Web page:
[Paleopsych] How can Steve be successful with propaganda?
shovland at mindspring.com
Mon Jan 3 02:10:07 UTC 2005
Thanks for your comments.
Now, with your mind viewed as a neural net,
From: Lynn D. Johnson, Ph.D. [SMTP:ljohnson at solution-consulting.com]
Sent: Sunday, January 02, 2005 4:50 PM
To: The new improved paleopsych list
Subject: [Paleopsych] How can Steve be successful with propaganda?
Steve asked, apropos of "Jesus = Liberal"
>From a social- or cognitive- science point of view, what makes it
Steve, excellent question.
First, there is an evaluative process when a person sees / hears a
propaganda message, such as "Who is saying this, why are they telling me
this?" Successful propaganda must come from authorative sources. If you
haven't established yourself as a scholar of christianity, the link
rings terribly hollow. Symbols don't occur in vacuum; those that try to
do so are irritating since they don't have the imprimatur of authority.
Can you get the Pope to endorse the link (ex cathedra)? I doubt it.
Second, when you use a universal iconic symbol, whom are you targeting?
Liberals will already believe such links (Jesus = Liberal) whereas
conservatives will be offended. They will say, and with considerable
justification, that it is clear that Jesus revered life and were he here
on earth today he would be revolted by the practice of abortion,
something that liberalism tied itself to. One such contradiction will
cause your Christian targets to reject the link.
People in the middle - moderate christians - might be offended
because if they have even a passing acquaintance with history, they know
how people appropriate religious themes for selfish, destructive ends.
That is an empirical question, of course, but such use of icons,
especially by "out-group" people, are especially upsetting to the "in
group." Have you established your bona fides as an in-group member?
Third, scholars will immediately know that Libeal/Conservative
labels do not apply to epochs other than our own. For example, to label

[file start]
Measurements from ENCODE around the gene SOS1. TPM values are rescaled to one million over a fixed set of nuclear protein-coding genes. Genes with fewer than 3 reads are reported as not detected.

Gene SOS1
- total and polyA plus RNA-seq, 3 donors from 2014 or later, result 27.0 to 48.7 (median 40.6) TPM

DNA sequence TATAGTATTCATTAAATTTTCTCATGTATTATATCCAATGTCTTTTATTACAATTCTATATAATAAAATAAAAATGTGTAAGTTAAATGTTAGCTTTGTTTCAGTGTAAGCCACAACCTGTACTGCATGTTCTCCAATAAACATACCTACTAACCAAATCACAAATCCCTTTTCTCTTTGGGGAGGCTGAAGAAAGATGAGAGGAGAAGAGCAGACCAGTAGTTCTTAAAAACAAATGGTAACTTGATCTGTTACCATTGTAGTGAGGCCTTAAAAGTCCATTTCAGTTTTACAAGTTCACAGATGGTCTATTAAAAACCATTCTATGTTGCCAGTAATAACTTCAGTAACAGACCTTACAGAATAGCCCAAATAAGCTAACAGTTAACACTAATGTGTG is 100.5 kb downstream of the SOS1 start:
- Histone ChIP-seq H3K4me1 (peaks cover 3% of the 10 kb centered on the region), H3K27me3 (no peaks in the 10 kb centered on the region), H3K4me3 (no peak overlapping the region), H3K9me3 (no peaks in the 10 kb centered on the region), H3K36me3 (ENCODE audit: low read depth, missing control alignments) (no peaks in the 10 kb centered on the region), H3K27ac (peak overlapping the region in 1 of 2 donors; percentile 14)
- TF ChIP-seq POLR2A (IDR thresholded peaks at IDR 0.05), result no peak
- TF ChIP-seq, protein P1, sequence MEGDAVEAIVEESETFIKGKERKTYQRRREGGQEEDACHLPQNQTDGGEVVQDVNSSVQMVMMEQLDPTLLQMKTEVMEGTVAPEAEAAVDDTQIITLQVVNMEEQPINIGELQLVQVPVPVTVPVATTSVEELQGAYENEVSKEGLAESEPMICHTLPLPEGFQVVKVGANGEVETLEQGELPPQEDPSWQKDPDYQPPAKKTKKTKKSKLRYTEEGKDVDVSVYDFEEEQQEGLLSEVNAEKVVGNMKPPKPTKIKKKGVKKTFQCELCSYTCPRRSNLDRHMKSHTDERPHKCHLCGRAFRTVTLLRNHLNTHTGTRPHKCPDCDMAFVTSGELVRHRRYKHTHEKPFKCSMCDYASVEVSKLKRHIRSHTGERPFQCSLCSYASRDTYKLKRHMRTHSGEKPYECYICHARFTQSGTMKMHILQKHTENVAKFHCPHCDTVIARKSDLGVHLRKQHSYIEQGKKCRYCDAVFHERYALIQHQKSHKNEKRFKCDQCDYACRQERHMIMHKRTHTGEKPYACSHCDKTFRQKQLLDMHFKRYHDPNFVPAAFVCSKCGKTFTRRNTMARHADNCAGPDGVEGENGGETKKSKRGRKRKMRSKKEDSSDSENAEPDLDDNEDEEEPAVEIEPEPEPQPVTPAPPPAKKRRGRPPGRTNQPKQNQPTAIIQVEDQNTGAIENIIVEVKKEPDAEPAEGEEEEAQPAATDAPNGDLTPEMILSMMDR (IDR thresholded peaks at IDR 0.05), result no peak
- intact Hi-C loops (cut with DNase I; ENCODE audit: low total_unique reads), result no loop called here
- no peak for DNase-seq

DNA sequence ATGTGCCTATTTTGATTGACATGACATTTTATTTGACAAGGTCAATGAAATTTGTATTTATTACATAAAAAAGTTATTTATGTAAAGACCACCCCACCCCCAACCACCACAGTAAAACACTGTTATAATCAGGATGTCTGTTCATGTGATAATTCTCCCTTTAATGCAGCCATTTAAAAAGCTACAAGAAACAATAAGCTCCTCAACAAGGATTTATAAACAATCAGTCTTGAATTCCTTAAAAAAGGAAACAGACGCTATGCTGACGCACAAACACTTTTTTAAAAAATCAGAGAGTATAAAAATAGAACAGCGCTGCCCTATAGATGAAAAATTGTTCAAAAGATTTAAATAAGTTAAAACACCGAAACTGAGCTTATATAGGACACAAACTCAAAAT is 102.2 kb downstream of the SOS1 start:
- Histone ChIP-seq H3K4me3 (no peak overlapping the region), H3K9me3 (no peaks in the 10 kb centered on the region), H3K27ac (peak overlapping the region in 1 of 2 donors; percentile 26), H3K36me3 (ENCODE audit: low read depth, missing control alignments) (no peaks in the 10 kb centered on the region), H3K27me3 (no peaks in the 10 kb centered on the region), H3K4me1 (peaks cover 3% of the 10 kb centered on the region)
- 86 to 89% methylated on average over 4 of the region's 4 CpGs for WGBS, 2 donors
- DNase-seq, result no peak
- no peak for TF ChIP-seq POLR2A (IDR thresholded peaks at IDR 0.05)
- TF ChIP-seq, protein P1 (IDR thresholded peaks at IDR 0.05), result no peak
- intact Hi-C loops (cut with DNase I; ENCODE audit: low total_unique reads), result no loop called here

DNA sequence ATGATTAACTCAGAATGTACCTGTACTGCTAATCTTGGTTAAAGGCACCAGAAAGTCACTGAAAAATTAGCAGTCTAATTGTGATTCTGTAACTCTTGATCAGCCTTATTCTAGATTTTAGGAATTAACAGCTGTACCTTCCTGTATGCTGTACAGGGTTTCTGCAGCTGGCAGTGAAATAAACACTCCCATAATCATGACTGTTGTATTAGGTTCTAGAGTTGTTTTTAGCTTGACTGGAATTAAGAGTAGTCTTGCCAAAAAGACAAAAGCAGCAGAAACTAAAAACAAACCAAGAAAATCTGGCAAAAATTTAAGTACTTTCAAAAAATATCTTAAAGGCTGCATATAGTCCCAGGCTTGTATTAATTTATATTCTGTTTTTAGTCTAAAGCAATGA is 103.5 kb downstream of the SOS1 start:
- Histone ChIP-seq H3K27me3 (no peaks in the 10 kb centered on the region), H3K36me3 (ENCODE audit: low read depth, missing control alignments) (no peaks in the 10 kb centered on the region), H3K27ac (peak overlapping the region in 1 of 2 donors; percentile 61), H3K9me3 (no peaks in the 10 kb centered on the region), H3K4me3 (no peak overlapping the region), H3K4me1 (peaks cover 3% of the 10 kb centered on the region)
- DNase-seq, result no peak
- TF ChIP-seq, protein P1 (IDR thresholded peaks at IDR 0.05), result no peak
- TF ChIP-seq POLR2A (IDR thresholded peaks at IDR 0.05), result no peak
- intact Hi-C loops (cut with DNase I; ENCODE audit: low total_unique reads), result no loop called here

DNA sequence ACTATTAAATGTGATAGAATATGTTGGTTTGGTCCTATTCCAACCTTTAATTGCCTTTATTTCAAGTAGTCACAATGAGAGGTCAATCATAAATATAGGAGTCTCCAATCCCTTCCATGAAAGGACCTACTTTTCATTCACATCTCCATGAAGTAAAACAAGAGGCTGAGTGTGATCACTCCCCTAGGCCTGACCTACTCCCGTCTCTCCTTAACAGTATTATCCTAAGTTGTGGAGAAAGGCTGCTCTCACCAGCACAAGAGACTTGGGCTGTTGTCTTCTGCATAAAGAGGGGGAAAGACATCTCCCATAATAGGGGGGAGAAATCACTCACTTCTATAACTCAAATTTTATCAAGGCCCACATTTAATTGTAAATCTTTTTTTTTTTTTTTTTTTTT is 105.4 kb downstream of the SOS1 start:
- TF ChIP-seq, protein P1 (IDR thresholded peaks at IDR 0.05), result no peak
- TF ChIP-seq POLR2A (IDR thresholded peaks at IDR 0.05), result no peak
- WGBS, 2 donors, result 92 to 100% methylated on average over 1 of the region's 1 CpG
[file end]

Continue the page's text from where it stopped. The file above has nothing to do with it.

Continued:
Washington "liberal" creates much discomfort to those who have studied
the early history of our country (Federalists = liberal? I don't think
so!0 Republicans under Jefferson waged an intense hate speech campaign
asserting that the Federalists were elitists who simply wanted a kind of
big business aristocracy. Conservatives? But Hamilton expanded the
Federal Government enormously, and instituted deficit spending.
Liberals? Jefferson appealed to the masses and used emotional language
much more than Federalists (liberal?) yet he hated and distrusted all
government (conservative?). The issues weren't the same. The labels
simply don't fit that era.
Similarly, during the time of Jesus there were two "political"
parties, the Sadducees and the Pharasees. They are not liberal or
conservative, except by special pleading which makes the comparison
invalid. Sadducees doubted life after death and were more inclusive
(liberal?) and Pharasees were concerned with preserving traditional
Judeism and were big on "letter of the law" (conservative?) but Jesus
eschewed both sides. He tangled with both, and appeared to have no
interest at all in political institutions. I speak as one who has read
the New Testament dozens of times in various translations and two
languages, and read several commentaries on the life of Jesus. So to
label him that way immediately makes you lose any credibility in the
eyes of people who know history and theology.
If I could offer some advice, I would say drop the labels and use
something that is already successful. The word"liberal" is so full of
negative meanings to the majority of US citizens I don't think it can be
redeemed for perhaps fifty years. Your efforts to redeem it will be seen
as clumsy and manipulative. You as a source will be discounted.
Piggyback on a successful idea. Take the tsunami devastation. A
photo of the suffering with the (already successful) question, "What
would Jesus do?" That is likely to produce a positive affective
response from almost everyone.*
*(Actually, he would probably say to ignore what governments do and
take independent action, sacrificing your own purse to help those in
need. He would be more pleased with the enormous church-based fund
raising going on now than with forced contributions via taxes. Jesus
never taught corporate response [Sinai covenant] but instead emphasized
individual response [Elijah covenant], so Jesus says "sell all you have
and give it to the poor and come and follow me" but only to the rich
To me, one reason that liberalism has become morally bankrupt is
that it substitutes the Sinai covenant for the Elijah /Christian
covenant, and substitutes corporate action for individual virtue. I am
not sure how you can overcome that, without changing the fundamentals of
Thanks for the question,
Steve Hovland wrote:
>>From a social- or cognitive- science point
>of view, what makes it offensive?
>From: Lynn D. Johnson, Ph.D. [SMTP:ljohnson at solution-consulting.com]
>Sent: Saturday, January 01, 2005 5:31 PM
>To: The new improved paleopsych list
>Subject: Re: [Paleopsych] Another well-known liberal
>Crude, but at least it is highly offensive . . .
>Steve Hovland wrote:
>>paleopsych mailing list
>>paleopsych at paleopsych.org
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>paleopsych at paleopsych.org
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